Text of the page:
Uh, the speed of light is 300,000km/s not km/h. 30,000km/h is 1/600th the speed of light.

MicroMetoriets (1)

rf0 (159958) | more than 10 years ago | (#7576784)

Least it wasn't a micro meteroite which would of just punctured the ISS and caused massive decompression. Of course floating around where the only way down is 100 mile fall isn't an overally comforting idea

Rus

Re:MicroMetoriets (1, Insightful)

Anonymous Coward | more than 10 years ago | (#7576914)

Except...

a) the stations is designed to withstand mictometeor hits.

b) there is a capsule parked there permanantly for escape

c) in the event of a puncture, they can move to either the capsule or just out of the effected compartment, and seal off that area. decompression isn't very fast through a 1cm hole.

Re:MicroMetoriets (3, Informative)

0123456 (636235) | more than 10 years ago | (#7577021)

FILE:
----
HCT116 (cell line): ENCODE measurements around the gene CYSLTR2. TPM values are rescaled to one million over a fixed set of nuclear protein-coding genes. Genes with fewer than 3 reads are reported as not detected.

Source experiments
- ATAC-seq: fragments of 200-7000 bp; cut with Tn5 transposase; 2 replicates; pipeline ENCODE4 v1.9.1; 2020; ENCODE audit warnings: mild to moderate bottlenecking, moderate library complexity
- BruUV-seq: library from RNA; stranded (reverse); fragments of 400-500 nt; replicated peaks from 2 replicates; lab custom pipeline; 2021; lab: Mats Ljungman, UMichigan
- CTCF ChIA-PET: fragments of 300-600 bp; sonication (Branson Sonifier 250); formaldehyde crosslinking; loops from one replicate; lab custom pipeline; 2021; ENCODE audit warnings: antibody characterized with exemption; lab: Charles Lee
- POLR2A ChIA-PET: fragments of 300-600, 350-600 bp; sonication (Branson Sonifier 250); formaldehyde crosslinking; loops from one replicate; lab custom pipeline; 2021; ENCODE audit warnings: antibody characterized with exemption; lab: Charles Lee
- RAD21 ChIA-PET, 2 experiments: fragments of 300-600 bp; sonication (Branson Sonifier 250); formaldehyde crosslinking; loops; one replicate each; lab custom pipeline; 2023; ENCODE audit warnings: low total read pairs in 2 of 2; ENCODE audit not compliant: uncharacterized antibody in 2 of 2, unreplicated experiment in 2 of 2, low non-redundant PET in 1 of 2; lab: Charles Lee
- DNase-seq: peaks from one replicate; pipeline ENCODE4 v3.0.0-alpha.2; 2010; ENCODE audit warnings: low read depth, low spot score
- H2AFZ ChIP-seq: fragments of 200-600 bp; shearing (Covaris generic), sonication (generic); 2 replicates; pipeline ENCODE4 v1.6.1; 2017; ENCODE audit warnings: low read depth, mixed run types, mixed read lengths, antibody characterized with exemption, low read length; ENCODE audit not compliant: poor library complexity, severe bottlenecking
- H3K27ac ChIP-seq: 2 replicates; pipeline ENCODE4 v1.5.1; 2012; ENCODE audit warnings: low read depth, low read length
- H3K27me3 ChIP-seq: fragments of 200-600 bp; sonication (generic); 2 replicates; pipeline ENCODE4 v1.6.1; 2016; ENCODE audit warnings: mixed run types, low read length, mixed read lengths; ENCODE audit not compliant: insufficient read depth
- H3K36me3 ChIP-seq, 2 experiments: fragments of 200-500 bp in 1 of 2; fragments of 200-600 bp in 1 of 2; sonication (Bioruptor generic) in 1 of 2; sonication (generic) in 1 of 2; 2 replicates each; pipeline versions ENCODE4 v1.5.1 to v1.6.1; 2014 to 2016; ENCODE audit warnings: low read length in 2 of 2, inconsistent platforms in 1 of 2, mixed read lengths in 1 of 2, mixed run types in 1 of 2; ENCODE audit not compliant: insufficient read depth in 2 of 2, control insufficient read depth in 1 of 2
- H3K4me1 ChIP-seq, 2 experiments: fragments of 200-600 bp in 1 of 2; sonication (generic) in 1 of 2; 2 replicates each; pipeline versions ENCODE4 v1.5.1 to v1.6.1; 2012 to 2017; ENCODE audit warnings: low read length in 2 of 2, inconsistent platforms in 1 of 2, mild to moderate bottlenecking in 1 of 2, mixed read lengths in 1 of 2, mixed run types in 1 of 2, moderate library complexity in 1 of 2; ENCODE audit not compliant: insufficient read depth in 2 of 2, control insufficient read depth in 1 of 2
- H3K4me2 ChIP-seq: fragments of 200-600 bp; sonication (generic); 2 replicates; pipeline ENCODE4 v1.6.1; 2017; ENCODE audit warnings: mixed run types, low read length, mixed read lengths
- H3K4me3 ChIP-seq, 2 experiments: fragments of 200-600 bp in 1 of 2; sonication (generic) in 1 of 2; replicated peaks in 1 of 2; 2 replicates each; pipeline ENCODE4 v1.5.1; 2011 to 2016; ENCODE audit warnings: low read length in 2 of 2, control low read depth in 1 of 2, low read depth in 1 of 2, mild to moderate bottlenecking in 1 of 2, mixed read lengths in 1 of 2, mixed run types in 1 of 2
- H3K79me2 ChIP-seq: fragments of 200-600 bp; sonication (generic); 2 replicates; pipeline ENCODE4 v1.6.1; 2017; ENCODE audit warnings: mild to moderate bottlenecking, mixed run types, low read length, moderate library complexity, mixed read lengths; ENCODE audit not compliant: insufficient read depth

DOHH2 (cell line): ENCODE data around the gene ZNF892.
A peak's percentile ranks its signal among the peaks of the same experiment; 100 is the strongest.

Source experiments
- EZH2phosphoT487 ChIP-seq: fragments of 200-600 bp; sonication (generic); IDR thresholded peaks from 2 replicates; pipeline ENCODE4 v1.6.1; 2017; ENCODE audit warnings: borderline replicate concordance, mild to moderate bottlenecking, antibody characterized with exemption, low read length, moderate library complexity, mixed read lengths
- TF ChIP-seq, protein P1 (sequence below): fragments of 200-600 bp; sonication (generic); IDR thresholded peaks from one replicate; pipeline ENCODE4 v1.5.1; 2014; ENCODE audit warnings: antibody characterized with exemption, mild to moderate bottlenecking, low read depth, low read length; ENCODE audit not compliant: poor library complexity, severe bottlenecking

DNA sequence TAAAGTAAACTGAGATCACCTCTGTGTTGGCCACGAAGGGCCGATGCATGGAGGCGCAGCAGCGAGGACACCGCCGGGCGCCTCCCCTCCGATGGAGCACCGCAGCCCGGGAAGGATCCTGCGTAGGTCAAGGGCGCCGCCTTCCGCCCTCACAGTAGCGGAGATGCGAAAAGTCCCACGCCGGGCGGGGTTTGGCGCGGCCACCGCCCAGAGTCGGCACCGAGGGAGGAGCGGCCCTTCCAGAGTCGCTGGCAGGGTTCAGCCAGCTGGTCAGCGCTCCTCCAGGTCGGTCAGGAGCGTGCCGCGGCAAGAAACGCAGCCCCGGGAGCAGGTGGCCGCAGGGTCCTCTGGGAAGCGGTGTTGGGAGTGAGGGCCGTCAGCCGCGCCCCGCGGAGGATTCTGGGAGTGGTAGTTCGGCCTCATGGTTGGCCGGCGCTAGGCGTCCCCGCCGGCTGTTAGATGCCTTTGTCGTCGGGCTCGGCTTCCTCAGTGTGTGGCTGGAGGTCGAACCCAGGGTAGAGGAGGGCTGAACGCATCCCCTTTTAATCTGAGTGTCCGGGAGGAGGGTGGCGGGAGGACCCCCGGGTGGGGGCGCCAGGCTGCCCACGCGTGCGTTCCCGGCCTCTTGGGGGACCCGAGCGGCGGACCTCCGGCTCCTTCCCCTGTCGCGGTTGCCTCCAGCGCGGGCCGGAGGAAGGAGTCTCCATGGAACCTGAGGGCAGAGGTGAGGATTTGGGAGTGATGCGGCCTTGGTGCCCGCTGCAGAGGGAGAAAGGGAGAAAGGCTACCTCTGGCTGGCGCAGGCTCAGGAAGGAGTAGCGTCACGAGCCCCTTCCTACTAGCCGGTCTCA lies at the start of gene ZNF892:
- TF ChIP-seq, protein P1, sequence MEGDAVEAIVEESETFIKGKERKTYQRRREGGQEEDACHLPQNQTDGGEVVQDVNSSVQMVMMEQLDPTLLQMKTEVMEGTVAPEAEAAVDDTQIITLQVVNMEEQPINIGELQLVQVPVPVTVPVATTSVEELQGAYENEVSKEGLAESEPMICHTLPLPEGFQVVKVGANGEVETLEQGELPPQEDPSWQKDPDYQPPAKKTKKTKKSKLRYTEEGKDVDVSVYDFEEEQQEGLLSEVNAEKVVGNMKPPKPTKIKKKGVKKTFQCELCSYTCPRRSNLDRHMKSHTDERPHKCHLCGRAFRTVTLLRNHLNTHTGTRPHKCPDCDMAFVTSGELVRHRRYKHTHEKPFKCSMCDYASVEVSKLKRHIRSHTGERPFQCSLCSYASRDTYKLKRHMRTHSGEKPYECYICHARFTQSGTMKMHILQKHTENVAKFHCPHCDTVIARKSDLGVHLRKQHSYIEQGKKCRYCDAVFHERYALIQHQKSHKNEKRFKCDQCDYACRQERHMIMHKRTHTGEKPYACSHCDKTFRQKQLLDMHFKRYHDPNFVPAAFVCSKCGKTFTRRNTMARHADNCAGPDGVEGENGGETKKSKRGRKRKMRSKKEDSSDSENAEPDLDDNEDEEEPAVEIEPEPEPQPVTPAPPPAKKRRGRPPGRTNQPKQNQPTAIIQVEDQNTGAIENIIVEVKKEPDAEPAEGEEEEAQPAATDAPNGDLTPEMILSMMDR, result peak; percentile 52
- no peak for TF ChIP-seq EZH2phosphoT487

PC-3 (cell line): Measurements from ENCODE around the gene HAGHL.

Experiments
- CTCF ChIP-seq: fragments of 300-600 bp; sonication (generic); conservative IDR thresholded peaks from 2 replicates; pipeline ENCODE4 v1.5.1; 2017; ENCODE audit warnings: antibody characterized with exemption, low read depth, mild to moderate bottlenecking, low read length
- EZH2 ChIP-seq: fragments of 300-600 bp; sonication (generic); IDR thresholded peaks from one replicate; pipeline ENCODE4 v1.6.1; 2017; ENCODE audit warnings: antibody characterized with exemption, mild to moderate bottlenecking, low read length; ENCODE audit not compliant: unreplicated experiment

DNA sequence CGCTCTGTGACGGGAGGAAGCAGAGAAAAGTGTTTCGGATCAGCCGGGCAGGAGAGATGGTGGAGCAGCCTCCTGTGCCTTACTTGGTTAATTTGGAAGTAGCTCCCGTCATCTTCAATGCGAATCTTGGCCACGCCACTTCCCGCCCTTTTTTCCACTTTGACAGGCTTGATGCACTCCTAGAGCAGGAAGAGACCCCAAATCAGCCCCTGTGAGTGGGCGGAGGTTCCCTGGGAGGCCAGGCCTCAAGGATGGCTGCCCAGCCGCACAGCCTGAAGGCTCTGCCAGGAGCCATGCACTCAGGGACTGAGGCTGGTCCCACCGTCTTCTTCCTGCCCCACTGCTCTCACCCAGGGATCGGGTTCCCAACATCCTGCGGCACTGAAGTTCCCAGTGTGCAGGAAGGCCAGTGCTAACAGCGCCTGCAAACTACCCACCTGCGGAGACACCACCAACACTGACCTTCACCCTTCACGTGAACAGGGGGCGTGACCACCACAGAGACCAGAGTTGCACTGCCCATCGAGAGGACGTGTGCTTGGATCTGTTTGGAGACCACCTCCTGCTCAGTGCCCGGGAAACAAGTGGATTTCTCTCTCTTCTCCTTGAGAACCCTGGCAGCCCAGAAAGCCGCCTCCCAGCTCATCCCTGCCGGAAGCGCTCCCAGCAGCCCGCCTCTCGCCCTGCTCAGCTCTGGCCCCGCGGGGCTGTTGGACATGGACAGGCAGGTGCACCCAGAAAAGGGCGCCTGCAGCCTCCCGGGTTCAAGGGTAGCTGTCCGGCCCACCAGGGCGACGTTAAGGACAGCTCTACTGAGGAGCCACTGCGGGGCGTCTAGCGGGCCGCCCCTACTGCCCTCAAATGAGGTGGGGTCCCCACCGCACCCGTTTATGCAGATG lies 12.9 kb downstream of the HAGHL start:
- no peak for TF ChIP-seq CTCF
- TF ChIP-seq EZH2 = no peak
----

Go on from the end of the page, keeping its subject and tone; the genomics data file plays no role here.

I believe that even the shuttle is able to cope with a hole in the hull close to an inch across long enough to do an emergency re-entry (of course if it's in the wrong part of the hull it's Columbia time again). So an ISS crew shouldn't have too big a problem with small meteorites, even if they had to seal off one module... the idea that all your air will leak out in seconds through a small hole is pure Hollywood.

Doesnt seem right to me (3, Interesting)

hookedup (630460) | more than 10 years ago | (#7576787)


The spokesman, who spoke to the Associated Press on condition of anonymity, said by telephone that the space forces had detected an object along the station's orbit. They determined that the object was very small and would pose no danger to the craft.

Shouldnt they at the very least notify the crew to inform them of the junk nearby? And possibly practice a drill for this sort of thing.

Seems to me they lucked out this time, if that had been a bigger piece of junk which would cause major damage, and had ground control had seen it and not said anything, we would have plenty of different headlines this morning.

Fender Bender ? (4, Insightful)

mbone (558574) | more than 10 years ago | (#7576792)

This is one of the weirdest things I have heard of -
- Both astronauts heard it
- By this point they should be pretty familar with the noises the station makes - for example, the thermal expansion / contraction as you go through the terminator.